Flat White

Why Australian Conservatives will not split the centre-right

23 February 2018

9:32 AM

23 February 2018

9:32 AM

Go or stay? That is the question for disenchanted Liberals pondered by The Spectator earlier this month.

Nationals’ supporters may well also be pondering this question following the tragic personal-but-public Canberra soap opera embroiling the government.

But if good people leave the Coalition parties for the likes of Australian Conservatives, does that just leave the bad guys in charge? That is, in essence, the conundrum.

Watching in disbelief the PC-driven drift to the Left, many conservatives are worried that the barbarians are at the gates of the Liberal and National Parties.

There is a case that the barbarians have actually been running the show for some time.

The real issue is not whether conservatives are leaving the Coalition parties but that the power brokers in the Coalition parties have left conservatives.

In the post-Howard years, it is clear to me that conservatives within the Liberal and National parties are marginalised more and more.

It is generally the Christopher Pyne “winners’ circle” types who call the shots.

It might be a Michael Photios in New South Wales, a George Brandis in Queensland or a Julie Bishop in WA.

Conservatives more often than not yield and make compromises. They accept pre-selection results which send anti-conservatives to Canberra.

This acquiescence is rewarded when “moderates” like Christopher Pyne advocate for “Safe Schools” or five “rebel” MPs threaten to cross the floor unless the government breaks its election promise on marriage.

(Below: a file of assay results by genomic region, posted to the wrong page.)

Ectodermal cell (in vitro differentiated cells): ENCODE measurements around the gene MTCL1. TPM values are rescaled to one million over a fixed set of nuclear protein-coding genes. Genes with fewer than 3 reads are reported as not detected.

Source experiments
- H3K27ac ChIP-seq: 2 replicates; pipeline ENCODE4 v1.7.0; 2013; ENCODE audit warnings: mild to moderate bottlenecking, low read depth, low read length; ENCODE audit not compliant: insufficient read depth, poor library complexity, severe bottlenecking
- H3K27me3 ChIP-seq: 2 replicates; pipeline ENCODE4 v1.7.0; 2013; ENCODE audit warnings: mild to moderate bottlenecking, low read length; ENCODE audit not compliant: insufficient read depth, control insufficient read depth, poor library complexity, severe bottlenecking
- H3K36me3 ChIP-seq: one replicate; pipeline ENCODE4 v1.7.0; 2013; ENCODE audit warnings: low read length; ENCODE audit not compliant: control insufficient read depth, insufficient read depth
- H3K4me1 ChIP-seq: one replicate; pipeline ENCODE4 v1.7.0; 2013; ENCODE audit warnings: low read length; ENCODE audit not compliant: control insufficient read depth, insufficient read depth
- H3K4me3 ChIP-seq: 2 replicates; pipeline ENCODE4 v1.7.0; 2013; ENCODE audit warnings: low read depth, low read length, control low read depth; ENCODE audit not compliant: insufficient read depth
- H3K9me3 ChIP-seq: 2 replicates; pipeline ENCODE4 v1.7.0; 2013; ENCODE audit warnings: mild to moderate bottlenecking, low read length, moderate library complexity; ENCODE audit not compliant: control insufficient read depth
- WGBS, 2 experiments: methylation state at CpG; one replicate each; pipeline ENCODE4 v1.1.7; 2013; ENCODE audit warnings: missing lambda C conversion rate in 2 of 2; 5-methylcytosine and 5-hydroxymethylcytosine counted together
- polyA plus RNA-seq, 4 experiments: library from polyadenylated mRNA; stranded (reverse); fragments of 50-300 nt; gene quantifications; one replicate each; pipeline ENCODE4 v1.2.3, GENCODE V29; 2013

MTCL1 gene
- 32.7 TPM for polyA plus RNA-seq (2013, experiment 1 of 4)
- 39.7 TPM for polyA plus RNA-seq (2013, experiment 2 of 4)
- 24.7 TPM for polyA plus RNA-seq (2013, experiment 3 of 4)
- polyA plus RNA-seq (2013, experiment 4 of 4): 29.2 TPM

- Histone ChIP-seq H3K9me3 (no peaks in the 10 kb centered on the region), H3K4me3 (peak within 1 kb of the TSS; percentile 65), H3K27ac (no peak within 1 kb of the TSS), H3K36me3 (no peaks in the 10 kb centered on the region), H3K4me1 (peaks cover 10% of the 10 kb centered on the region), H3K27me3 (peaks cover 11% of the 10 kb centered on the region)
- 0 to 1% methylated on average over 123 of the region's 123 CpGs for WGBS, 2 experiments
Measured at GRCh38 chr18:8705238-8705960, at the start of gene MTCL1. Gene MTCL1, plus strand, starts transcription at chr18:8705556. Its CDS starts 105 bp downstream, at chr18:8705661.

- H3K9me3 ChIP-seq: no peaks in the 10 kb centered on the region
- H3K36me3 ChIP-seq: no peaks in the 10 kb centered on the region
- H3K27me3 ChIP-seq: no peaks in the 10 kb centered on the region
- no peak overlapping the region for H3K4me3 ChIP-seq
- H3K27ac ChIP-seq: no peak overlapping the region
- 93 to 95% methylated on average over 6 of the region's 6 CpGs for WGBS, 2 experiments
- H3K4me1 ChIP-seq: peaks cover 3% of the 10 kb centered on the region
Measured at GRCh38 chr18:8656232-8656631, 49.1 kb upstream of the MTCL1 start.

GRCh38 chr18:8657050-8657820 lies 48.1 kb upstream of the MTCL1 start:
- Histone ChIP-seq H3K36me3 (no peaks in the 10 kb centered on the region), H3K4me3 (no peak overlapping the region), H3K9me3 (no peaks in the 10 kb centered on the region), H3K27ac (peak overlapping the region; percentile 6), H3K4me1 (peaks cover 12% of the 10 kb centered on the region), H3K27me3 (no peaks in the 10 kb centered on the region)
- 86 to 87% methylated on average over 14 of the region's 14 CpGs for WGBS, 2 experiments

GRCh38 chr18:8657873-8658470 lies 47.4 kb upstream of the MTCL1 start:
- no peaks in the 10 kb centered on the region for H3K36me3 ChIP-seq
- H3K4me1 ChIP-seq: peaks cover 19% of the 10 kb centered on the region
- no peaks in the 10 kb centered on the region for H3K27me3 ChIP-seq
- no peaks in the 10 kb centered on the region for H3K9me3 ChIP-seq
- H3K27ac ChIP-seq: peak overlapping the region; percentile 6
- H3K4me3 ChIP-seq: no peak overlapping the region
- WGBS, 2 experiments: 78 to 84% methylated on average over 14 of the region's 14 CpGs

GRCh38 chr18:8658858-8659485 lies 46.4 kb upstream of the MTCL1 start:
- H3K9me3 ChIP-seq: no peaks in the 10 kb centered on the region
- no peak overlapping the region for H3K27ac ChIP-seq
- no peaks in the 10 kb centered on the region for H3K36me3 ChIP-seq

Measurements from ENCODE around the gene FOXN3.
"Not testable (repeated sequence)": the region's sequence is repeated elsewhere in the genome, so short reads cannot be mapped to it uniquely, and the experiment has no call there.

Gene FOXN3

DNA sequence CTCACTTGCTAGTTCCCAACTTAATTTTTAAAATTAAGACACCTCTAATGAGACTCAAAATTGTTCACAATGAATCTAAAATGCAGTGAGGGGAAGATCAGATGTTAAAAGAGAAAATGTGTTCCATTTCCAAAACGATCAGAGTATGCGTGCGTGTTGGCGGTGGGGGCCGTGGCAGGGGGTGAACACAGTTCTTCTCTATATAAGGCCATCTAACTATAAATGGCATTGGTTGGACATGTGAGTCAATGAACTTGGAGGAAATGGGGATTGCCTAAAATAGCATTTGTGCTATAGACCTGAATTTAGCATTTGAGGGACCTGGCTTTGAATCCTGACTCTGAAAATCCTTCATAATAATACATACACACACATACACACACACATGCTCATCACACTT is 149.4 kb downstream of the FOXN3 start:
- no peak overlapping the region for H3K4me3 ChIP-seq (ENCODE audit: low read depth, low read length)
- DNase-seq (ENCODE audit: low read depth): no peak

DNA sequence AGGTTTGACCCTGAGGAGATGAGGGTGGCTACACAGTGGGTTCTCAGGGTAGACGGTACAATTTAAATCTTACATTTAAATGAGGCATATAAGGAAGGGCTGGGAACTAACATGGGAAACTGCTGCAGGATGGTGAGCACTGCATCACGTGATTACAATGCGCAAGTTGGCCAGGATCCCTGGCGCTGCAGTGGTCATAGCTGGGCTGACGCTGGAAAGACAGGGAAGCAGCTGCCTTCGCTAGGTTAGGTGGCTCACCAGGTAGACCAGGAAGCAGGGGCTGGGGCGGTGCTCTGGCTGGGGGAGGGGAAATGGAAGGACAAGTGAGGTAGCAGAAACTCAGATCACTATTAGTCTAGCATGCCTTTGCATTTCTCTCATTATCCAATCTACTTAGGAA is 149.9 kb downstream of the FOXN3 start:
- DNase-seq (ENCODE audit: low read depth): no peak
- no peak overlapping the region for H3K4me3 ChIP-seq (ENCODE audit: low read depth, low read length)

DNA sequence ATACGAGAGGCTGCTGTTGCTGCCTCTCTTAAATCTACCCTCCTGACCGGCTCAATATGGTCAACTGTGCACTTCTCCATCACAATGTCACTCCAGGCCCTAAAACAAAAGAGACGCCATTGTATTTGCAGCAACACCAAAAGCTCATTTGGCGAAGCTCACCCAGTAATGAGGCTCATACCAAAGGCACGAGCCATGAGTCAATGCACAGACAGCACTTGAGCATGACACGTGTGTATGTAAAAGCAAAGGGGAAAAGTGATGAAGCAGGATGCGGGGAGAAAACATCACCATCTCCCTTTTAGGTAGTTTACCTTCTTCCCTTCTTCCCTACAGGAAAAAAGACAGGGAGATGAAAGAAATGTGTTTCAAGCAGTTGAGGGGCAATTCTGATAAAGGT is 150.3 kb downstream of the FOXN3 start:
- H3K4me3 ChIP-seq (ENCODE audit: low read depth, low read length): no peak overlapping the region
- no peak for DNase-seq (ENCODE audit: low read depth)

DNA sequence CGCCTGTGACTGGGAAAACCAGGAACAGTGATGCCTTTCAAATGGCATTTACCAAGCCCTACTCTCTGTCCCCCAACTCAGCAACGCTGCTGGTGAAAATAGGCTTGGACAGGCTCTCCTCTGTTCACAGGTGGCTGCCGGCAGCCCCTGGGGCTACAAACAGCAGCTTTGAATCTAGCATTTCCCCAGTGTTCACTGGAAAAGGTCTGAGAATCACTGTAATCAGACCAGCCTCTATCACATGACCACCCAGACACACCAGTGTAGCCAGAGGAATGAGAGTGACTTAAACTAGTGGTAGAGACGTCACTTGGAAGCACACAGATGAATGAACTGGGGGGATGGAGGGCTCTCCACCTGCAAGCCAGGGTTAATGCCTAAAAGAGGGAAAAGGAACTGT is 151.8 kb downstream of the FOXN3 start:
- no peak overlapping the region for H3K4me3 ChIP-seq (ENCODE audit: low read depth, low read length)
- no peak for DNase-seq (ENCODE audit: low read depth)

If conservatives acted like this, there would be hell to pay. But Coalition moderates get away with bad behaviour without even such as a wet lettuce leaf across the knuckles.

As The Spectator itself noted, the Liberals have drifted from the Centre-Right to the soggy centre under Malcolm Turnbull’s leadership.

As The Spectator also noted, Australian Conservatives does not intend to win by making Coalition governments lose.

One Nation tried this and succeeded at the Queensland election.

The Democratic Labor Party succeeded in its quest to punish Labor by keeping it off the treasury benches for 23 years.

So won’t Australian Conservatives simply do the same to the Liberals?

This is where it is worth looking at what has been occurring on the Left of politics for the past 30 years.

Despite Labor’s faux attempts to distance itself from them, the Greens have never cost Labor government.

And while Labor has demanded that the Coalition preference One Nation last as a point of principle, Labor has never taken this position with the Greens.

So toxic are the Greens to the national interest, the moral case for always preferencing them last is overwhelming.

Yet this never happens.

While it is unlikely Australian Conservatives will ever preference a Trent Zimmerman or Warren Entsch, we will preference conservative-leaning candidates who will overwhelmingly be Coalition candidates.

Conservative voters can use the preference system to vote conservative without bringing the house down. The Greens have never kept Labor from winning government. But they have had disproportionate influence.

On many issues now, the Greens and Labor are joined at the hip. That would have been unthinkable 20 years ago.

Maybe the day will come when this happens on the centre-right.

Australian Conservatives is not a populist party or a protest party. It can shape Coalition Governments and help stop the mission drift.

We may well be the only thing that saves the Coalition from itself.

So conservatives can go or stay in the confidence that the existence of a better way will not deliver government to Labor.

Australian Conservatives is the leaven needed to ensure common sense does not perish from the earth.

Lyle Shelton is federal communications director for the Australian Conservatives.

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